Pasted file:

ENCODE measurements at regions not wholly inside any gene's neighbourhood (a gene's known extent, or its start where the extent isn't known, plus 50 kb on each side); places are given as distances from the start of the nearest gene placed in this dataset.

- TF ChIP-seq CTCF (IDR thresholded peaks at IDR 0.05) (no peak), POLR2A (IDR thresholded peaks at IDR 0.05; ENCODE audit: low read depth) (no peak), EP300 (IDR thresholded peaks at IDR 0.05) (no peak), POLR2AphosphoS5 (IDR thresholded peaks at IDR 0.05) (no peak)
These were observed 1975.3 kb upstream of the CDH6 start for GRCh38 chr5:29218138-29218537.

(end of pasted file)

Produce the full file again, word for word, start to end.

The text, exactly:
ENCODE measurements at regions not wholly inside any gene's neighbourhood (a gene's known extent, or its start where the extent isn't known, plus 50 kb on each side); places are given as distances from the start of the nearest gene placed in this dataset.

- TF ChIP-seq CTCF (IDR thresholded peaks at IDR 0.05) (no peak), POLR2A (IDR thresholded peaks at IDR 0.05; ENCODE audit: low read depth) (no peak), EP300 (IDR thresholded peaks at IDR 0.05) (no peak), POLR2AphosphoS5 (IDR thresholded peaks at IDR 0.05) (no peak)
These were observed 1975.3 kb upstream of the CDH6 start for GRCh38 chr5:29218138-29218537.